• At the initialization of a backend built by Wizzdi Cloud and using any of the two FlexiCore runtimes, a set of predefined database objects related to security (like roles, permissions, and tenant information) are optionally created if so defined in Wizzdi Cloud while developing the App. These objects serve as the foundational elements of the security model, ensuring that the application starts with a basic level of access control and data isolation. For Spring runtime, defined roles and access to API endpoints affect the generated code.

API Endpoints for Security Management:

  • FlexiCore provides multiple API endpoints dedicated to managing these security-related database objects. Administrators can dynamically modify and expand the roles, permissions, and tenant configurations when the app is deployed through these endpoints as the application evolves. This allows for a flexible and responsive security model that can adapt to new requirements or changes in the operational environment.

Web-Based User Interface for Security Objects.

  • When deploying a FelxiCore-based backend, an optional user interface can be added, providing an easy-to-use security objects management console. This user interface makes use of the security-related API endpoints.

Adding and managing permissions

Accessing permissions

The Wizzdi Cloud user interface’s Permissions menu option is the entry point for configuring and managing these foundational security objects.

The Permission Configuration fields.

Permission Configuration

In the context of Wizzdi Cloud, permission configuration is a critical aspect that dictates access to various components, such as API endpoints and data. This configuration process differs between Spring and FlexiCore runtimes.

In Spring Boot runtime:

  • Permission Configurations are more integrated with the codebase itself. The configurations directly influence the code that is created and executed.
  • There is no API at runtime to manage Roles and permissions.
  • This implies that changes in permission configurations necessitate modifications in Wizzdi Cloud, committing and deploying the App again.

In FlexiCore, both runtimes:

  • Permission configurations define access at two levels: operations (API endpoints) and data.
  • Once the server starts running, any missing configured permissions are instantiated within the database, making them active and enforceable.
  • FlexiCore also provides  API endpoints specifically for managing these permissions. This API allows permissions to be created, modified, or deleted, allowing for dynamic control over access to data and operations.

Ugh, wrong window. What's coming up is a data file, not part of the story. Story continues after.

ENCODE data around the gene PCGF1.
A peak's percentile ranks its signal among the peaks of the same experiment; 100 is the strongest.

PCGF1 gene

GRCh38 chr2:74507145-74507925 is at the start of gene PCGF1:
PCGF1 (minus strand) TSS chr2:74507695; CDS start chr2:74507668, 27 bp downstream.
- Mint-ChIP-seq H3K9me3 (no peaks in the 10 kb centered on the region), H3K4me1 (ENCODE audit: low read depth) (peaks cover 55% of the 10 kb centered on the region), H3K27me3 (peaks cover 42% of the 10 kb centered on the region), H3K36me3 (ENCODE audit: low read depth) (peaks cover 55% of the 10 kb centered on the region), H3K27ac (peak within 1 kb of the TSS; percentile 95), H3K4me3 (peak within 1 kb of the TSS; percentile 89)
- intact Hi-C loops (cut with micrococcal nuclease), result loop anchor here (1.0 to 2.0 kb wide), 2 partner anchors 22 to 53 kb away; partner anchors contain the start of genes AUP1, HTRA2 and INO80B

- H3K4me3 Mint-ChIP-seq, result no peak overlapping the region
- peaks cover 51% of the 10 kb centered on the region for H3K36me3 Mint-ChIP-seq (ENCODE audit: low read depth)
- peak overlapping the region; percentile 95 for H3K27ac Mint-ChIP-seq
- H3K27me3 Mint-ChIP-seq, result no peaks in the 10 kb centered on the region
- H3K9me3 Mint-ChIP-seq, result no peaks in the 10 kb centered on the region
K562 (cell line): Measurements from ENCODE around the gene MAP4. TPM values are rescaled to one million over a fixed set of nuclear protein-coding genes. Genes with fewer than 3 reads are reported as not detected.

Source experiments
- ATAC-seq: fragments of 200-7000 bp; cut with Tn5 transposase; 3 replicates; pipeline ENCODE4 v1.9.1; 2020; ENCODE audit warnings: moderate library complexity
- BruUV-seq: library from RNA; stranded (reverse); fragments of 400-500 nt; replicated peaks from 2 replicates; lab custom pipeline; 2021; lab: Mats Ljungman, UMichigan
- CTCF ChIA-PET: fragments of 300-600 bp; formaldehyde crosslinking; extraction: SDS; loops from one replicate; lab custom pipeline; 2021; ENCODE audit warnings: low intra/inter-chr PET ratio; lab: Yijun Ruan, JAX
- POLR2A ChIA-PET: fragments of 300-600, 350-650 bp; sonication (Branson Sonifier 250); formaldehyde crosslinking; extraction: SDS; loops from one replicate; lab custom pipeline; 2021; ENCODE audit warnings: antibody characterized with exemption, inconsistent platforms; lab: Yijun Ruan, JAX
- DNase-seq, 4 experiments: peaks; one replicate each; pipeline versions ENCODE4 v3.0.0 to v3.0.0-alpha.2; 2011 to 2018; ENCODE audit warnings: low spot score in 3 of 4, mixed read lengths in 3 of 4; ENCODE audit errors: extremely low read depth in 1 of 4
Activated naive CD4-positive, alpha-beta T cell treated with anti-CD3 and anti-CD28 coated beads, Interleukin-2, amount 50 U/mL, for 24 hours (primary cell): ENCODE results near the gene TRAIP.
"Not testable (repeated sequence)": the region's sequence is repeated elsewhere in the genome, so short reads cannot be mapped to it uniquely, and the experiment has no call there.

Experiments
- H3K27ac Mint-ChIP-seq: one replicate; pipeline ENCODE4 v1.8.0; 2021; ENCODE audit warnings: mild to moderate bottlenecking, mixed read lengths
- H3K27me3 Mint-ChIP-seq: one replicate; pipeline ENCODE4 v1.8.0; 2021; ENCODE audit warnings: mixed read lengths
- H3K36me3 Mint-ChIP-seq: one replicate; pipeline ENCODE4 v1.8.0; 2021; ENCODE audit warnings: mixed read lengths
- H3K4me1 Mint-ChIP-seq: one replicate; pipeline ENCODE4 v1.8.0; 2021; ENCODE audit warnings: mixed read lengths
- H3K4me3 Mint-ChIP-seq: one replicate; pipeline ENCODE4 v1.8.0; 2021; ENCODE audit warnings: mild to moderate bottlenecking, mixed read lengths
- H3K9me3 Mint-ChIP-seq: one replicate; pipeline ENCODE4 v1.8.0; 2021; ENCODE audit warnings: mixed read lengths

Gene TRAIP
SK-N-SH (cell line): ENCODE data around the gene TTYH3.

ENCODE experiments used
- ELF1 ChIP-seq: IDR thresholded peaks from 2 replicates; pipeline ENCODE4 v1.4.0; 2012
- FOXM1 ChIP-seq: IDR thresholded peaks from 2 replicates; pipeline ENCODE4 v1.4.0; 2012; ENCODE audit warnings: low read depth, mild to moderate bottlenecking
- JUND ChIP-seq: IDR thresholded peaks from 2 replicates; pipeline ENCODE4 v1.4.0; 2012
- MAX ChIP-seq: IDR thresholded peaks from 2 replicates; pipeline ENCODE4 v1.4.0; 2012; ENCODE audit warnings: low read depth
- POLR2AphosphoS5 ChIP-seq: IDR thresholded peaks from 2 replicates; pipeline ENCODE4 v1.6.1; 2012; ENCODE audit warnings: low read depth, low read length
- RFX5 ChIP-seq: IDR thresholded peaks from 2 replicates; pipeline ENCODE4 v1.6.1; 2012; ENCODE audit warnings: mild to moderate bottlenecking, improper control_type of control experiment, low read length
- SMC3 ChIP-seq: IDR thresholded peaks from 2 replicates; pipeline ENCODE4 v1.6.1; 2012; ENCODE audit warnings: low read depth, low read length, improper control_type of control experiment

Permission Configuration  options

  • Tenant Configurations (Flexicore runtimes Only) create predefined and missing Tenants when the App is deployed.
  • Role Configurations create predefined and missing Roles when the App is deployed.
    Roles are always defined per tenant and present in the database.
    With Spring Boot runtime, as there is no multi-tenancy support, roles are app-wide and present in the generated code, not in the database.
  • Permissions on API endpoints: Access control for each endpoint is delineated by the tenant or role specifications, encompassing three primary modes: Execute Without Security, Anonymous Execution, and Secured Access. The latter, serving as the default mode, permits all authenticated users endpoint access, barring the existence of explicit Permission Configuration.
    Within a Spring framework, such configurations may specify one or multiple roles authorized for endpoint access, denying access to users not associated with these roles.
    In Flexicore runtimes, access control mechanisms are augmented by providing default Tenant behavior and dynamic management through a security API at runtime. This default Tenant behavior introduces tenant-specific access control policies, which are subject to being overridden by role-based permissions.
    In Flexicore run times, as with all other permissions configurations, API access is stored in the database and can be modified on a deployed App through the provided APIs or permission management app.
  • Permissions on Data-Model (Flexicore runtimes only): Access definition for Tenants and Roles to all instances of an Entity; this can be defined in conjunctions with all API endpoints relevant for the entity or just some, for example, cannot create but can view.
  • Exposed Flexicore APIs provide finer granularity at run time when access permissions on all instances are not granular enough.
    Wizzdi’s permission web app can also manage access control to data instances at any granularity.

Note: Flexicore runtimes are based on the Spring Boot framework and provide access to all Spring libraries and services.

You may define multiple Permission Configurations. The final behavior at runtime is a combination of all configurations. In most cases, a single configuration is sufficient.

Once the permission configuration is created, the following view is available.

Tenant Configurations (Flexicore Runtimes only)

To create and manage Tenant Configurations, click on Tenants.

The above dialog also appears when managing the existing Permission Configuration.

Create Tenant configuration.

To create a Tenant Configuration, add a name. The tenant is created when the App runs on the server.

Europe Tenant

The view of Tenant Configurations is similar to this one:

Tenant Configurations view

Role Configurations (all runtimes)

When using Flexicore runtimes, roles and permissions are configured per tenant, allowing tenant administrators to define roles.

Role Configurations are created within Tenant Configurations. This setup defines the permissions and access levels assignable to users within a tenant’s domain on Wizzdi Cloud.

When FlexiCore runtimes are utilized, role management extends to the server level through API endpoints. This enables the creation or adjustment of roles directly on the application’s target server. The roles available at any given time are predefined through Role Configurations within the Tenant Configurations and those created or modified using the API endpoints. This design allows for managing roles based on immediate needs or changes.